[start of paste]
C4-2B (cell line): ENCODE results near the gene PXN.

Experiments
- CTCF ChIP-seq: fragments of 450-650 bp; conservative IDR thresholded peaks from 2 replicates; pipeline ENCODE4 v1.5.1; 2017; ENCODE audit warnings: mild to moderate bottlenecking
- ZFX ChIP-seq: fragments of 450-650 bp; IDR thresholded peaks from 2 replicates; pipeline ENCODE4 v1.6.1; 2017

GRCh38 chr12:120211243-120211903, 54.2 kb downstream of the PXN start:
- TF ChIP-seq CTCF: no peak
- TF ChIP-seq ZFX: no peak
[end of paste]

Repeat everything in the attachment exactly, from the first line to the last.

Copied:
C4-2B (cell line): ENCODE results near the gene PXN.

Experiments
- CTCF ChIP-seq: fragments of 450-650 bp; conservative IDR thresholded peaks from 2 replicates; pipeline ENCODE4 v1.5.1; 2017; ENCODE audit warnings: mild to moderate bottlenecking
- ZFX ChIP-seq: fragments of 450-650 bp; IDR thresholded peaks from 2 replicates; pipeline ENCODE4 v1.6.1; 2017

GRCh38 chr12:120211243-120211903, 54.2 kb downstream of the PXN start:
- TF ChIP-seq CTCF: no peak
- TF ChIP-seq ZFX: no peak